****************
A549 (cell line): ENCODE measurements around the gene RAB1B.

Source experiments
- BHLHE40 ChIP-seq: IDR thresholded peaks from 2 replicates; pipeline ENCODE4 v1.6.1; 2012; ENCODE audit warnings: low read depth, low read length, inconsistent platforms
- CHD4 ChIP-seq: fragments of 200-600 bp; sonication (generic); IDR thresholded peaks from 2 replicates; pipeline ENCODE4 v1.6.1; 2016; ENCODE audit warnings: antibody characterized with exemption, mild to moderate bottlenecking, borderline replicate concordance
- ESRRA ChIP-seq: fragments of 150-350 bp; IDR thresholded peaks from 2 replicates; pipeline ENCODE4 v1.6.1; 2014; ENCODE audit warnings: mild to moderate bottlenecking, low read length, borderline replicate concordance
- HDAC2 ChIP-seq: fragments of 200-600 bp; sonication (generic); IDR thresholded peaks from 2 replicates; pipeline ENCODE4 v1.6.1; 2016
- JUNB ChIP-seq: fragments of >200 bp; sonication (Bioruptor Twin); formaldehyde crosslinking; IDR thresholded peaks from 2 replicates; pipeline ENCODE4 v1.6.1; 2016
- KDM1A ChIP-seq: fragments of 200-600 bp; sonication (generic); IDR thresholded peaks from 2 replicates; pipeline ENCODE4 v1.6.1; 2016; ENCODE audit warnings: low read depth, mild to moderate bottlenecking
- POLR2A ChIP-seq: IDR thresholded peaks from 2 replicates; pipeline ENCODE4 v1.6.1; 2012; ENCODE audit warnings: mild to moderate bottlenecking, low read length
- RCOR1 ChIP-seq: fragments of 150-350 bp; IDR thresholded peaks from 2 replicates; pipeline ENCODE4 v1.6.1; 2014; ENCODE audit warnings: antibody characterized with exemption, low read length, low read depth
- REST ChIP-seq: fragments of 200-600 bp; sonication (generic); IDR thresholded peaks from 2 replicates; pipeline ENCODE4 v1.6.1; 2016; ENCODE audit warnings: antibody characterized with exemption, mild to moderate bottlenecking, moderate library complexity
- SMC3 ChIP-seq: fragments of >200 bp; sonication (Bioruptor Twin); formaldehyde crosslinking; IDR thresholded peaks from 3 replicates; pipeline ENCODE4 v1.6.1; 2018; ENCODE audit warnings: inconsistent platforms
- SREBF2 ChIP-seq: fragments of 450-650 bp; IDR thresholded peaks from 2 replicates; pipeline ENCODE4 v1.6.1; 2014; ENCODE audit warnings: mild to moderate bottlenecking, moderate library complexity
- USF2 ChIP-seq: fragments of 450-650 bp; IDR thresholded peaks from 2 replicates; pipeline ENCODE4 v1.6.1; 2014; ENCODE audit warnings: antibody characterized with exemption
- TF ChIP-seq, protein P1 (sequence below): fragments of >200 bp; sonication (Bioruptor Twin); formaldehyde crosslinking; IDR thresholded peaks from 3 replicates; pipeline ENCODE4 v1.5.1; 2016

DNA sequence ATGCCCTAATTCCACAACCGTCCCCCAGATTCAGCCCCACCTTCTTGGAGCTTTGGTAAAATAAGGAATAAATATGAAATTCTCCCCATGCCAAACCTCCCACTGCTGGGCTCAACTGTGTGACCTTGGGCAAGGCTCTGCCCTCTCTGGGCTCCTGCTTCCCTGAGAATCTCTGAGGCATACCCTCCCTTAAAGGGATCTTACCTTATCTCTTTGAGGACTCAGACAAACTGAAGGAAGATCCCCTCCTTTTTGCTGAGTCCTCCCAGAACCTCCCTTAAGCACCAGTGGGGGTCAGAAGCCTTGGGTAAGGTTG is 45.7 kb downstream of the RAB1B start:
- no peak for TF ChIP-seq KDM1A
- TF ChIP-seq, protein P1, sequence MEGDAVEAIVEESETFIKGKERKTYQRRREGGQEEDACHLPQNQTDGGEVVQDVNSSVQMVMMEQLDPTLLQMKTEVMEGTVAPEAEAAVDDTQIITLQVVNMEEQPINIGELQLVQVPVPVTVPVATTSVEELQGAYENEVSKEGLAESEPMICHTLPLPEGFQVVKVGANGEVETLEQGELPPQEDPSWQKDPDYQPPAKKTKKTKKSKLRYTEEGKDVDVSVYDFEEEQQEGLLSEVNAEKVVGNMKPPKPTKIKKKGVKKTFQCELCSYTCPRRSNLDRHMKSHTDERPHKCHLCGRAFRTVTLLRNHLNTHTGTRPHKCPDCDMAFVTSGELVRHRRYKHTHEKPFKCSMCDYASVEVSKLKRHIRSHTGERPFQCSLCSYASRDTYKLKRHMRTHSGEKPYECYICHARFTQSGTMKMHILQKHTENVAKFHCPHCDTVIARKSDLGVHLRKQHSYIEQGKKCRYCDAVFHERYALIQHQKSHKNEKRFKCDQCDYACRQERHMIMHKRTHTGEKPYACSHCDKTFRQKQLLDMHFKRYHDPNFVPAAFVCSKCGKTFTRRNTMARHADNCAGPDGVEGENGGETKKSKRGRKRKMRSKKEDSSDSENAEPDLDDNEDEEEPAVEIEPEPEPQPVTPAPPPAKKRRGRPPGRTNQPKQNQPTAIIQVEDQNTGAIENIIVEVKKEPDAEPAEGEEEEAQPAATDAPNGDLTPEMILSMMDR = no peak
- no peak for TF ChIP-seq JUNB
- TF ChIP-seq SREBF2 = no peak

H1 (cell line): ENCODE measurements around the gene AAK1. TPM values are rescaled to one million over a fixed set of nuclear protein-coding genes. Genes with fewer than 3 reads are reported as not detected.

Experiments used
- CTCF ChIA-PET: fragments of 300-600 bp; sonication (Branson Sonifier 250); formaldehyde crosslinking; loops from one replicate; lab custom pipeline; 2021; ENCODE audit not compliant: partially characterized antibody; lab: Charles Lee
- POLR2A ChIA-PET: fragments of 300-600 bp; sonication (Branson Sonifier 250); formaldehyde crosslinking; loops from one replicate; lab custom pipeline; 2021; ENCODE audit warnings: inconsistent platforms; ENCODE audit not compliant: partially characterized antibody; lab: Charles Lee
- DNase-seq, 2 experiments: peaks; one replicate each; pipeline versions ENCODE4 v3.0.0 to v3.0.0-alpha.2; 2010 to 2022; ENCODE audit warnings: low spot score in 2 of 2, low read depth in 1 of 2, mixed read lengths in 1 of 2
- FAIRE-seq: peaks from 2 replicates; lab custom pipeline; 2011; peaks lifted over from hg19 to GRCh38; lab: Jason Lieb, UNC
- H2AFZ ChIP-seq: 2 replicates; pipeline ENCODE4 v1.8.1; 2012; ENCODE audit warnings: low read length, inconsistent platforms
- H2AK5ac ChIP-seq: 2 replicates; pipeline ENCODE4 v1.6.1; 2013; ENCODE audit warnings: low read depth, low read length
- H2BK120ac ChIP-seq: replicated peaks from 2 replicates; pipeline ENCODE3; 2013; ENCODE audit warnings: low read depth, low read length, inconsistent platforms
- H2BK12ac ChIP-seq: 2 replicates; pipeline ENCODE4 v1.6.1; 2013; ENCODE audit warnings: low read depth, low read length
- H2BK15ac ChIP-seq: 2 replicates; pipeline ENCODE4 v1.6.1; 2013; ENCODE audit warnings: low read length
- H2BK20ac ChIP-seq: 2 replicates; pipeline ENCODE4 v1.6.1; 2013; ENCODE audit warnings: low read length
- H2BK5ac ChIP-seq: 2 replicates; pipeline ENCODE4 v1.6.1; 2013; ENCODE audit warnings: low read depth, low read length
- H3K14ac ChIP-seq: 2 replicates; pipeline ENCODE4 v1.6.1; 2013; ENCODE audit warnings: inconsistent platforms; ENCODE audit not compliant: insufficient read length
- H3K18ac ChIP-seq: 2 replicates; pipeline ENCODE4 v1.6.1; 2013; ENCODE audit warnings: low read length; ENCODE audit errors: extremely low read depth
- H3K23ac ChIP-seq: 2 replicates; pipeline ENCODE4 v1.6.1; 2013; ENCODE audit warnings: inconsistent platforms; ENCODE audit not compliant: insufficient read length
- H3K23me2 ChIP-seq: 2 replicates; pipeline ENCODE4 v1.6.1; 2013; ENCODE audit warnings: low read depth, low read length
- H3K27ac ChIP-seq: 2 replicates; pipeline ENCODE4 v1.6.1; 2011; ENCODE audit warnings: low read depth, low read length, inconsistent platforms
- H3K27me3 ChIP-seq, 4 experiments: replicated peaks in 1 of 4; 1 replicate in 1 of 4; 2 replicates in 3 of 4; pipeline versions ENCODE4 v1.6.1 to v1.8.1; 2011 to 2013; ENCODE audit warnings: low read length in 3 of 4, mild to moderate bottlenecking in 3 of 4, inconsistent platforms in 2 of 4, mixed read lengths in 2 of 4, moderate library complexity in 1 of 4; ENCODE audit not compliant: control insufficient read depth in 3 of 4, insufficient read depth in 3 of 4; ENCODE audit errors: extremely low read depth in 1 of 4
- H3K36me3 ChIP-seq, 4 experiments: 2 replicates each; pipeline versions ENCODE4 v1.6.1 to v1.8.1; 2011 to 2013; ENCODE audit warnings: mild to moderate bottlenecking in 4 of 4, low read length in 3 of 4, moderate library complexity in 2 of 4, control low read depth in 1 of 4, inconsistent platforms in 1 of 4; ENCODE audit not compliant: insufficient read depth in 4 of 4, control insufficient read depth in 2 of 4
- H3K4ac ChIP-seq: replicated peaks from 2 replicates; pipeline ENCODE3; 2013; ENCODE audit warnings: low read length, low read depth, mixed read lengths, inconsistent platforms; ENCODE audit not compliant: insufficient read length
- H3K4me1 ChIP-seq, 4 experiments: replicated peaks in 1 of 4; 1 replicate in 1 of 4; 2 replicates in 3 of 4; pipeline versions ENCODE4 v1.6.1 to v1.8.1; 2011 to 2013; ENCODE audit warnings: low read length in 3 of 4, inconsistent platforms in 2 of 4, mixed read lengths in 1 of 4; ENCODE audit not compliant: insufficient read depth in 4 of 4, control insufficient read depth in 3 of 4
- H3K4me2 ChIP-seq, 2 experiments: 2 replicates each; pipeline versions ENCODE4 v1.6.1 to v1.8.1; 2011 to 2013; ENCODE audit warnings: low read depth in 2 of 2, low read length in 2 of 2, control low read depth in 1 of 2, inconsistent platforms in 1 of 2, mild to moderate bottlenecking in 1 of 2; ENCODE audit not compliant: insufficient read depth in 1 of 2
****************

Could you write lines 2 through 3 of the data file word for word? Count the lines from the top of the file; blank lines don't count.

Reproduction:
Source experiments
- BHLHE40 ChIP-seq: IDR thresholded peaks from 2 replicates; pipeline ENCODE4 v1.6.1; 2012; ENCODE audit warnings: low read depth, low read length, inconsistent platforms